The printf Method
The printf method is another way to format output. It
is based on the printf function of the C language.
System.out.printf(<format string>, <arg1>,
<arg2>, ..., <argn>);
The format string is a string that specifies how to
print out the output, and the args specify the values
that are to be printed out.
String name = "Foobear";
int n = 10;
double f = -132.5;
System.out.printf("%s %5d %6.2f", name, n, f);
will print out:
10 -132.50
with no end of line at the end.
Format Specifiers
The format string contains format specifiers. There is
a format specifier corresponding to each argument.
The first format specifier is used for the first
argument, the second for the second argument, and
so on. The format specifier specifies the how the
argument is to be interpreted (decimal, fixed-point,
exponential notation, string, character), and,
optionally, the field width, the precision, and the
Specifier Form
The general form of a format specifier is:
where – means to left justify, w is the field width, p is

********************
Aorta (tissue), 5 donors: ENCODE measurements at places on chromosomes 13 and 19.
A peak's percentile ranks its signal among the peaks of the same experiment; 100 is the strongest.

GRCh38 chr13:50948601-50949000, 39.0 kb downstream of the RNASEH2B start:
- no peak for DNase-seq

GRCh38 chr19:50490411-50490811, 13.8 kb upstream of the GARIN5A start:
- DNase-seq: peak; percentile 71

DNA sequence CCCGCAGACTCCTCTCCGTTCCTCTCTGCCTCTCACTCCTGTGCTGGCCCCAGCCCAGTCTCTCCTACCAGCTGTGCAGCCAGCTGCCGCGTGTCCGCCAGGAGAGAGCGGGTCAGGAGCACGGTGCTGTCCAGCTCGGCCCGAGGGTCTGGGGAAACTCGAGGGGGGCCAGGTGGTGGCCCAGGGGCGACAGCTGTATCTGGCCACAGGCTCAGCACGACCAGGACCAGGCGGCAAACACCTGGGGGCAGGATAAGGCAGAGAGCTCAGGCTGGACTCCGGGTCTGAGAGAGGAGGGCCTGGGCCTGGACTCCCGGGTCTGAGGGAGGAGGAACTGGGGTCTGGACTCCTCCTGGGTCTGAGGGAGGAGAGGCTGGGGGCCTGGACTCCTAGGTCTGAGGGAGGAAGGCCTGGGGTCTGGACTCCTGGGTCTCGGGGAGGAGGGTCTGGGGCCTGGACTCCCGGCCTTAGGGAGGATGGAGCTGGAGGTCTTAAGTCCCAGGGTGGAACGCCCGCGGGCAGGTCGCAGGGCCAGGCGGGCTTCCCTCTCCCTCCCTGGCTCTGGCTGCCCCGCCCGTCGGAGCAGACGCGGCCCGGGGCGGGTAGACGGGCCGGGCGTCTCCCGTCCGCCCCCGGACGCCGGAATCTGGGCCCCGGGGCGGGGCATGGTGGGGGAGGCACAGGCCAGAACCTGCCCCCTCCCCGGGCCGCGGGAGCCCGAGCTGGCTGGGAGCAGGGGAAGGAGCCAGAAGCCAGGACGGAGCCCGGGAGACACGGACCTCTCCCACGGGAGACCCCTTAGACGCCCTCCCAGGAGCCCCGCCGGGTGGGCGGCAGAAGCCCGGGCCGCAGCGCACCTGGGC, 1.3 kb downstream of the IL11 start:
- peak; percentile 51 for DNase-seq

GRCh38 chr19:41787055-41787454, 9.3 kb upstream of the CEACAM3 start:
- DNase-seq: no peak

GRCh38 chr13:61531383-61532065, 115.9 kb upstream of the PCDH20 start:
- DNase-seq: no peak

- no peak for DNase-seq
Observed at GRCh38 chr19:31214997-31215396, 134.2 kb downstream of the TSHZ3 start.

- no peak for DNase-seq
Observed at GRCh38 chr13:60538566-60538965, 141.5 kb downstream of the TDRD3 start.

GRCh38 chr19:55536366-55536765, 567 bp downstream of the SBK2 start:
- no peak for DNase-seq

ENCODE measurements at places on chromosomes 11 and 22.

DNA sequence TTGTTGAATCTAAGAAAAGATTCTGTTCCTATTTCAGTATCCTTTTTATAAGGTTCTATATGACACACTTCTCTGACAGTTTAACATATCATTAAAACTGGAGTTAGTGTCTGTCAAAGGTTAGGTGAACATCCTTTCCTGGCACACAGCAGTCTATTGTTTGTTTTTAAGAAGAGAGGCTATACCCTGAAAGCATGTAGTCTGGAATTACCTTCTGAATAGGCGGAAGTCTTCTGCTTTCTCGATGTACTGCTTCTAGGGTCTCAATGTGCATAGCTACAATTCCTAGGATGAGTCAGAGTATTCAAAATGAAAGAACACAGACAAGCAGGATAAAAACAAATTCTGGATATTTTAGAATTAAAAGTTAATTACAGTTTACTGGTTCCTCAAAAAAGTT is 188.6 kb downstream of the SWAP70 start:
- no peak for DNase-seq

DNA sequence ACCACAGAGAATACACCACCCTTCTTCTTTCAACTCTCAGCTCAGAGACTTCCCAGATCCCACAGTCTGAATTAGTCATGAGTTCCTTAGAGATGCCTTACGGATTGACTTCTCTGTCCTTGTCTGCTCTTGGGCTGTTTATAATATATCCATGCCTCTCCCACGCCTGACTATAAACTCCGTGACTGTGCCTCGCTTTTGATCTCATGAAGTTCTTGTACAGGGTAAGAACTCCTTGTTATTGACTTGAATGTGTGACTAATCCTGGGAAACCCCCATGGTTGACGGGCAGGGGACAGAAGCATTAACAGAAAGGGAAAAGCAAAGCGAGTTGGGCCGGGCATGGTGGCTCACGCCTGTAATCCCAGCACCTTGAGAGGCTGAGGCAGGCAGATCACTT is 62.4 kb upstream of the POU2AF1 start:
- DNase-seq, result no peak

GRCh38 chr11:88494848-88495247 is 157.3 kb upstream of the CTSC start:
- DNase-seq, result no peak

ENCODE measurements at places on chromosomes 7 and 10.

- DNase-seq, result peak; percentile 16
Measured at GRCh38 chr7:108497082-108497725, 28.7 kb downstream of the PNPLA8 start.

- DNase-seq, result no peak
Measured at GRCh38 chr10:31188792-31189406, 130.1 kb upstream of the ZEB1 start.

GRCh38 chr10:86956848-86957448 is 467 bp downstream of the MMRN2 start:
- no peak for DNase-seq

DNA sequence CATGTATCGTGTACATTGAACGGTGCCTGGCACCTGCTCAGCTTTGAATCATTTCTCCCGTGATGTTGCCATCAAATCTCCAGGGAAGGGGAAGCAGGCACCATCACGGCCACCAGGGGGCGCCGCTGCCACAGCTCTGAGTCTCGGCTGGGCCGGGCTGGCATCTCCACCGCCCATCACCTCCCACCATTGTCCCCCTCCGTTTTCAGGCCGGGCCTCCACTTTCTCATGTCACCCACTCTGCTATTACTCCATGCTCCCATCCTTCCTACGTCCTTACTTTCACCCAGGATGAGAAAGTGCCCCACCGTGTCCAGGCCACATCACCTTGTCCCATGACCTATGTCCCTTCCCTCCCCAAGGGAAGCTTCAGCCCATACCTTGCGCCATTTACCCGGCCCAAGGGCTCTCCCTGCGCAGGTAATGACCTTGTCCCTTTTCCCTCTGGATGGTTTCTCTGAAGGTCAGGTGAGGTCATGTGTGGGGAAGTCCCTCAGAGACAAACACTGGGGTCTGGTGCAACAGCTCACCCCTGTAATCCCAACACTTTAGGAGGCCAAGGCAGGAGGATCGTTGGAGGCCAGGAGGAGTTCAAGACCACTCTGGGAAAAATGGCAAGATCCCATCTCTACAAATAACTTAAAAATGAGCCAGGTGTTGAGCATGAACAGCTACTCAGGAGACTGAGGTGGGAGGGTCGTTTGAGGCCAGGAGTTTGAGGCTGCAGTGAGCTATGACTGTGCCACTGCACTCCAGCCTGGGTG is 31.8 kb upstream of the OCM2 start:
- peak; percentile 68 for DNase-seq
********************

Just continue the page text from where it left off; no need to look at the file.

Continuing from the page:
the precision, and c is the conversion character.
Everything is optional except for the '%' and c.
Thus, a format specifier could be just
Conversion Characters
The most commonly used conversion characters are:
d – decimal (ordinary) integer
f – fixed point floating point number
e – exponential (scientific notation) floating point
g – general floating point (Java decides between
the previous two)
s – string
c - character
Optional Specifications
The optional parts of the format specifier are:
- left justify. Without this, the value is right
w – (an integer) field width. If the value printed
out takes fewer than w columns, it is padded with
p – (an integer) precision. The number of digits to
the right of the decimal point.
Added Text
The format string may also contain text, which is
printed out as is. This is used for labels, for $ (for
money), spacing, and new lines. The code %n will
output a new line character.
System.out.printf("You are owed $%6.2f. %n",